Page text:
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Emergent collectivities and practices of commoning in and after conflict 
Valentina Zagaria (University of Manchester)
Veronica Ferreri (Ca' Foscari University)
Maya Avis (Max Planck Institute for Social Anthropology)
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9 University Square (UQ), 01/006
Friday 29 July, -
Time zone: Europe/London

Short Abstract:

Armed conflict often disrupts established hierarchies and ways of structuring social, political and economic life. This panel explores both the temporary and more long-lasting social arrangements and practices of commoning emerging in these contexts despite violence looming large.

Long Abstract:

Times of insurrection or siege, as well as protracted conflict, disrupt established ways of structuring social, political, and economic life. New solidarities and collectivities can form around needs and resources, as well as in reaction to political commitments, both in moments of open fighting and in their aftermath. These modes of collective organising and practices of commoning can also endure or re-emerge in the context of drawn-out, unresolved conflict. Experiences of peer-governance can nurture collectivities through time. This panel will reflect on the social, political, and economic experimentation occurring during and after conflict, including in the nearby sites to which the displaced have fled. It will also consider the ways in which those involved in forging different social arrangements conceptualise their shared efforts.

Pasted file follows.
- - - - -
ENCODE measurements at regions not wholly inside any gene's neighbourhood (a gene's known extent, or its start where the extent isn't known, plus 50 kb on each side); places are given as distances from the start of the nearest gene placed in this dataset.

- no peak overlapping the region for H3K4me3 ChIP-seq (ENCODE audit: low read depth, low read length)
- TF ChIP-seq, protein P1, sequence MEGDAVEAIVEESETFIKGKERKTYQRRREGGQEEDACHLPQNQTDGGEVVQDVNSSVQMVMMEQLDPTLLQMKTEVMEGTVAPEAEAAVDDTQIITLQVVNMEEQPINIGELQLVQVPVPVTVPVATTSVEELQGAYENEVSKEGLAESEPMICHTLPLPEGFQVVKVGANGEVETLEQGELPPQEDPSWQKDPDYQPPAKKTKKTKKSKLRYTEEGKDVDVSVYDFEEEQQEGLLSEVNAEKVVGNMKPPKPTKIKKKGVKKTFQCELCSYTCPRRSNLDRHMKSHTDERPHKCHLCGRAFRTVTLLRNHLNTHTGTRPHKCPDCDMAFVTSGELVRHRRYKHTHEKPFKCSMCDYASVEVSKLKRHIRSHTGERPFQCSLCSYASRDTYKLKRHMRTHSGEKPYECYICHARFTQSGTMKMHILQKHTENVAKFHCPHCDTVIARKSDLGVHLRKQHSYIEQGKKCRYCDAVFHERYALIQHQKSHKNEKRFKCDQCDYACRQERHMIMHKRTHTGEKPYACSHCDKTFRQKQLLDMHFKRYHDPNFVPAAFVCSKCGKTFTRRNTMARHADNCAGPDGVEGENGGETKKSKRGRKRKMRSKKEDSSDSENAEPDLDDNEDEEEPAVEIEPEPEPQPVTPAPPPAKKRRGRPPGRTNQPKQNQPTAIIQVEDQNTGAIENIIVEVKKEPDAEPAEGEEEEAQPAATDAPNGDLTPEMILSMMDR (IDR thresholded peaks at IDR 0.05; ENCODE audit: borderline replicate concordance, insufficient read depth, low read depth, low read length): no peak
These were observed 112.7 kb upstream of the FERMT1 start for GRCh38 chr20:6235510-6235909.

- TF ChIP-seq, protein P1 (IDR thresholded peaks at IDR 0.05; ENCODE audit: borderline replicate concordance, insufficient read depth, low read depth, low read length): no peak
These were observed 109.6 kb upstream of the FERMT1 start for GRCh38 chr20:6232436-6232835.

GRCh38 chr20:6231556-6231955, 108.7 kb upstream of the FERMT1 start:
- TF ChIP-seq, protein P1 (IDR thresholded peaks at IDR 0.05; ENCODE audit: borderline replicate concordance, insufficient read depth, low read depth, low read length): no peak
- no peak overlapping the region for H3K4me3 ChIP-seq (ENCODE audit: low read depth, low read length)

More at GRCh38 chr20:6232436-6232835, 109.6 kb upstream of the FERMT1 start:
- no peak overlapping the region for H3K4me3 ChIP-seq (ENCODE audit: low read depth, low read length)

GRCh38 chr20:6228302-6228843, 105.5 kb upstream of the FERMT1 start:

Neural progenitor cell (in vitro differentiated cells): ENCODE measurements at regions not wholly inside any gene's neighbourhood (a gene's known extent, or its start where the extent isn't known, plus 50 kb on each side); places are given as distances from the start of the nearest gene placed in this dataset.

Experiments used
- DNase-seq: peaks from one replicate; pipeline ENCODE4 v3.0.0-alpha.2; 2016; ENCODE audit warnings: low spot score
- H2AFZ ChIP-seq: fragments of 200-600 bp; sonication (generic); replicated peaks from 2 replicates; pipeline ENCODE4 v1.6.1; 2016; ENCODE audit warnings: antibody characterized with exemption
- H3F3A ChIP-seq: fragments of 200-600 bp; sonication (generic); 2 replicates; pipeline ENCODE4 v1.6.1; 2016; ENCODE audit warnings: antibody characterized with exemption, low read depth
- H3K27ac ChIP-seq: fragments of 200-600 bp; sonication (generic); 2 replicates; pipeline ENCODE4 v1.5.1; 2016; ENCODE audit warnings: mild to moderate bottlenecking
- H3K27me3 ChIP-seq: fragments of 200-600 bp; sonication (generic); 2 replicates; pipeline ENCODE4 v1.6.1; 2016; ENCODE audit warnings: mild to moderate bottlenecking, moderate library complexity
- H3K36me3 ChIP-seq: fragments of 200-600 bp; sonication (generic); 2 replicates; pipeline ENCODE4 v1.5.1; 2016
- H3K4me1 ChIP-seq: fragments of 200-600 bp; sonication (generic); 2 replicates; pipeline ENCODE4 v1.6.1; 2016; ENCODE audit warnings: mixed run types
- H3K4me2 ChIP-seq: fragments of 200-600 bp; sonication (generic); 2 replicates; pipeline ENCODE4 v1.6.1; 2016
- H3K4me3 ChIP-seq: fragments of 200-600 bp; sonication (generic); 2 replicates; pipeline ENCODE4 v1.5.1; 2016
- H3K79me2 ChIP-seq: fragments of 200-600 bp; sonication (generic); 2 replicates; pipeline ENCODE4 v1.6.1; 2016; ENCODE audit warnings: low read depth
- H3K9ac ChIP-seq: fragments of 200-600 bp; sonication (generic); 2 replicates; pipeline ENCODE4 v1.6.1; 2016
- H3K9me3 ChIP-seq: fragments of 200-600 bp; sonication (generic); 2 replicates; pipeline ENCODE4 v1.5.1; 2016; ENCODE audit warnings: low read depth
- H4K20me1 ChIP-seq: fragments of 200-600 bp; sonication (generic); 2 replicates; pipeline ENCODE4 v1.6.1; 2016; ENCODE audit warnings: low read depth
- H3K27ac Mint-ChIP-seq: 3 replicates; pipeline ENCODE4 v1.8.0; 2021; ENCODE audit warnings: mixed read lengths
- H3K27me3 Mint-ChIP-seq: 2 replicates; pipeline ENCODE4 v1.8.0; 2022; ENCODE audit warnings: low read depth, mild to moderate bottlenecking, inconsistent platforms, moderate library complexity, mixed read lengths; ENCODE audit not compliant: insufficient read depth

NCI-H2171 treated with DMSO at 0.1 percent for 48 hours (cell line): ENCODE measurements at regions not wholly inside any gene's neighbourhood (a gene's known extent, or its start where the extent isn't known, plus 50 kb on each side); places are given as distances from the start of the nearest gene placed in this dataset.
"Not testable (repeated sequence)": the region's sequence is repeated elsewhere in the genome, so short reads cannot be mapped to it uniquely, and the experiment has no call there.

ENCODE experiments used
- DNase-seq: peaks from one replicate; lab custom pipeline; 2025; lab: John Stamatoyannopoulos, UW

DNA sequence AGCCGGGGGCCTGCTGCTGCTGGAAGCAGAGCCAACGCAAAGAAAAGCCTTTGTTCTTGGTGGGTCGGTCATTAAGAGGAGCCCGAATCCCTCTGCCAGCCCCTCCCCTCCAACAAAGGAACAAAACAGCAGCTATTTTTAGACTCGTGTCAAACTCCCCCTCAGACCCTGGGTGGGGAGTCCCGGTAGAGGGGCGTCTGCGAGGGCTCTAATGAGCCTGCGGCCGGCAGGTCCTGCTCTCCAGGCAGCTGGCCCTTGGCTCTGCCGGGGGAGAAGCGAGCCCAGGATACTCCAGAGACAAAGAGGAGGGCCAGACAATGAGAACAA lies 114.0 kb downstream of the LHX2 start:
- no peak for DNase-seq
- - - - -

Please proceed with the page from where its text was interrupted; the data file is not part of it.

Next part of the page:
We are interested in papers about such diverse responses as organising around access to land, water, mobility, electricity or care, the use of space and housing, as well as papers on the administration of law, order, and education in contexts where these institutions no longer function. Who are the different actors involved in these collective projects, and what practices bring them together? What terms do those involved use to define their reconstitution of social relations? How do these relations and practices relate to and exist alongside those of the state, humanitarian actors, or families?

Our research is based in the Middle East and North Africa, but we hope to engage with papers reflecting the broad range of contexts in which people (re)organise in and beyond violent conflict.

Accepted papers:

Session 1 Friday 29 July, 2022, -